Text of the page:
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Los Angeles Times: Got COVID-19? Doctors Caution Against Powering Through It—Even From Home

The Los Angeles Times and KCBS Radio recently interviewed Cedars-Sinai experts Susan Cheng, MD, MPH, and Moshe Arditi, MD, about the need for COVID-19 patients to rest in order to heal and why some develop lingering symptoms after recovering from their initial illness.   

Many people have continued working from home after developing COVID-19, although unplugging from the world is critical to healing. “You really want your body to recover,” Cheng, director of the Institute for Research on Healthy Aging in the Department of Cardiology at the Smidt Heart Institute, told the Los Angeles Times. “Give it as much rest as possible, to recover as fully as possible.”

It might be tough to stay away from email and set boundaries while one is sick. But that could backfire and draw out an illness. “Sleep equals immunity. You want to have your immune system not distracted by anything else,” Cheng told the Los Angeles Times.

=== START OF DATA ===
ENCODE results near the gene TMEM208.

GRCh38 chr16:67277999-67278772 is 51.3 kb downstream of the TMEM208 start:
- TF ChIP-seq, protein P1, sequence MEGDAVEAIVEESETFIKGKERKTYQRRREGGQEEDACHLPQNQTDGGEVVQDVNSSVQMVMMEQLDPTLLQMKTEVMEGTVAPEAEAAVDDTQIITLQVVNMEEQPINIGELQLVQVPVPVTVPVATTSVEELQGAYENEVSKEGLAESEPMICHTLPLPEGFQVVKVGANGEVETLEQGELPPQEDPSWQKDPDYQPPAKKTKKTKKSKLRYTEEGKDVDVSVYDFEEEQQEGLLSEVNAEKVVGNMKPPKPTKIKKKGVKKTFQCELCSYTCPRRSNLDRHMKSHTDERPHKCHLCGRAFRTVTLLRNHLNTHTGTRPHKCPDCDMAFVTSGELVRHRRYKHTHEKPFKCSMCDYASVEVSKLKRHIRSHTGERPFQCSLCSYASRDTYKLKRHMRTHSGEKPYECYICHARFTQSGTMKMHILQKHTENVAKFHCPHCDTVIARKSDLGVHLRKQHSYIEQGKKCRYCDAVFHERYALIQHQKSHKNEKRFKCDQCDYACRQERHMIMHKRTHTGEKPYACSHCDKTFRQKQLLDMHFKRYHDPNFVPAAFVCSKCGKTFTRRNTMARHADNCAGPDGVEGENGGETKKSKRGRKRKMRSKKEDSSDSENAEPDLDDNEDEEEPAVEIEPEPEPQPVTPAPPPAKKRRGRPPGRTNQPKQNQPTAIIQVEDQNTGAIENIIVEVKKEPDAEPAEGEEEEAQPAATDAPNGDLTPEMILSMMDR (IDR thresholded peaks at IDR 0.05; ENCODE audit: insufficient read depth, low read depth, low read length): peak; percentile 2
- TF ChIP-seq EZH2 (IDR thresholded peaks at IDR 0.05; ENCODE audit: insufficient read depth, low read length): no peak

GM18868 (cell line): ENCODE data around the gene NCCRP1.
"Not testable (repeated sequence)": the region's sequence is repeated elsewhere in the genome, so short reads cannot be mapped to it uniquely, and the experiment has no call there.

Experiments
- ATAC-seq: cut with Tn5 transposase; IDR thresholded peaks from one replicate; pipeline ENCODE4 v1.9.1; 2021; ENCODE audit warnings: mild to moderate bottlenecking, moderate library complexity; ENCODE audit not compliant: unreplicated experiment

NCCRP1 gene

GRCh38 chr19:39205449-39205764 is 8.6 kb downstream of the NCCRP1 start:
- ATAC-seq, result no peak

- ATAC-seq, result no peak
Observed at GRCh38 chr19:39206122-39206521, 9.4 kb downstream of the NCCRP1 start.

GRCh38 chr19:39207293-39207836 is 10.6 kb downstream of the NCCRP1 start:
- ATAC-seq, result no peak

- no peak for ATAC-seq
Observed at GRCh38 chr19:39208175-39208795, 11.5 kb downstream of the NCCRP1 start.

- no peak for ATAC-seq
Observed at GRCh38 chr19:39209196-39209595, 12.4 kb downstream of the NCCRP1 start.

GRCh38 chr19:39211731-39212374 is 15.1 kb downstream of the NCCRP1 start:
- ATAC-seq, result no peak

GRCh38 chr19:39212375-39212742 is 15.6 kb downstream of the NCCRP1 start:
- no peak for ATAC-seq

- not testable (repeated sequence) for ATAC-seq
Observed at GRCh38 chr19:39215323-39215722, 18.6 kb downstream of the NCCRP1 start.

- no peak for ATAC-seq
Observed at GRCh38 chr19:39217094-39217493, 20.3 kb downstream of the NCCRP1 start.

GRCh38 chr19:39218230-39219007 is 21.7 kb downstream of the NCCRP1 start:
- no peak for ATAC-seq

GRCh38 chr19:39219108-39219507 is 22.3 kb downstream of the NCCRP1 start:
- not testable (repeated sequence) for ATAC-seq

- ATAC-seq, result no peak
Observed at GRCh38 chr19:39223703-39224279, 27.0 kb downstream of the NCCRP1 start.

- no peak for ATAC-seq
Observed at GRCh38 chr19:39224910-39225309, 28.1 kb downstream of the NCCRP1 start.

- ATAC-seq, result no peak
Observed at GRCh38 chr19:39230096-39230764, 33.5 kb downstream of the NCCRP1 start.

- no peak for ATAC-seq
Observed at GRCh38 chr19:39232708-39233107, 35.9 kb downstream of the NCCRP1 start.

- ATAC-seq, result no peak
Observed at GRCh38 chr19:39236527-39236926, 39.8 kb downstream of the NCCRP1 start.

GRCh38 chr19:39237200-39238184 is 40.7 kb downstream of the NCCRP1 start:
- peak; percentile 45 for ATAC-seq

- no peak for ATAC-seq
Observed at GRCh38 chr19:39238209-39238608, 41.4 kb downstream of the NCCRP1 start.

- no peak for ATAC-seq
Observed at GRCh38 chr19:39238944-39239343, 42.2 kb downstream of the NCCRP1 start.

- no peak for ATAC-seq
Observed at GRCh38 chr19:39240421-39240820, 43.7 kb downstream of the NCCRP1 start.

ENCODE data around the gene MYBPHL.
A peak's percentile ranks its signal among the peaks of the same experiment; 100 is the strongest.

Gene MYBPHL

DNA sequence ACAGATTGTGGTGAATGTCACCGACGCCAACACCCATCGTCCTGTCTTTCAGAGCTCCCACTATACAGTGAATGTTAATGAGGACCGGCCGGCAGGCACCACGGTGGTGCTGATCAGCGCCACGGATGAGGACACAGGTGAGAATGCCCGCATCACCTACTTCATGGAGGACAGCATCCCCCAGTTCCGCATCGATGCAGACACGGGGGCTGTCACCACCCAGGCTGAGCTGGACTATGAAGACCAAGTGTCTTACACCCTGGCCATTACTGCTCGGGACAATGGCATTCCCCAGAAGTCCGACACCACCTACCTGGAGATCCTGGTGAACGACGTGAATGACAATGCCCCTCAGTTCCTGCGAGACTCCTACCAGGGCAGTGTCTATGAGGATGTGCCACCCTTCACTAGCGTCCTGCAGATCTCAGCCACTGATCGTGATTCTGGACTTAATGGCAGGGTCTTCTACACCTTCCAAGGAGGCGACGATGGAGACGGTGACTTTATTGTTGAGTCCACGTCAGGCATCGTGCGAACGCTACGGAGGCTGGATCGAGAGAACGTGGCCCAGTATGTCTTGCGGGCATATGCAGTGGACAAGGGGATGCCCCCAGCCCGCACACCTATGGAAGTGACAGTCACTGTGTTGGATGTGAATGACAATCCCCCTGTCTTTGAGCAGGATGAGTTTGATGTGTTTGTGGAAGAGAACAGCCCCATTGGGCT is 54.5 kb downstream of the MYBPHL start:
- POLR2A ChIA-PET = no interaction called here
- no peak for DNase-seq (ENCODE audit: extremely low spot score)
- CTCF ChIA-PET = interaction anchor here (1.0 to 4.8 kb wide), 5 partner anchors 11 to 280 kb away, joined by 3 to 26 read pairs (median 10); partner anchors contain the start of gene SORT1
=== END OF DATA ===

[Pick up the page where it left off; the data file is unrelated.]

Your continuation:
Unfortunately, after recovering from COVID-19, as many as 30% of patients can experience lingering symptoms. An overactive immune system could be to blame, according to a paper recently published by Arditi, director of the Division of Pediatric Infectious Diseases Allergy and Immunology at Cedars-Sinai. 

"We're trying to understand what causes this," Arditi told Melissa Culross and Bret Burkhart, hosts of KCBS program Ask an Expert. "We know it's triggered by the infection, but the downstream effect—what is causing these—is still unclear. Therefore, there's a tremendous amount of research going on in this." 

The research paper, an analysis of other published studies, suggests the virus that causes COVID-19 attaches to cells in the body using spike proteins. These proteins may contain molecular material that causes the immune system to overreact. Another theory suggests that the virus leaves behind genetic material that lingers in the body’s tissue, causing chronic inflammation, Arditi told Culross and Burkhart.

It remains unclear why some patients experience these symptoms. Arditi and his fellow researchers are working to unravel these mysteries and ultimately develop new treatments for patients. 

Click here to read the complete article from the Los Angeles Times, and click here to listen to the complete interview from KCBS Radio.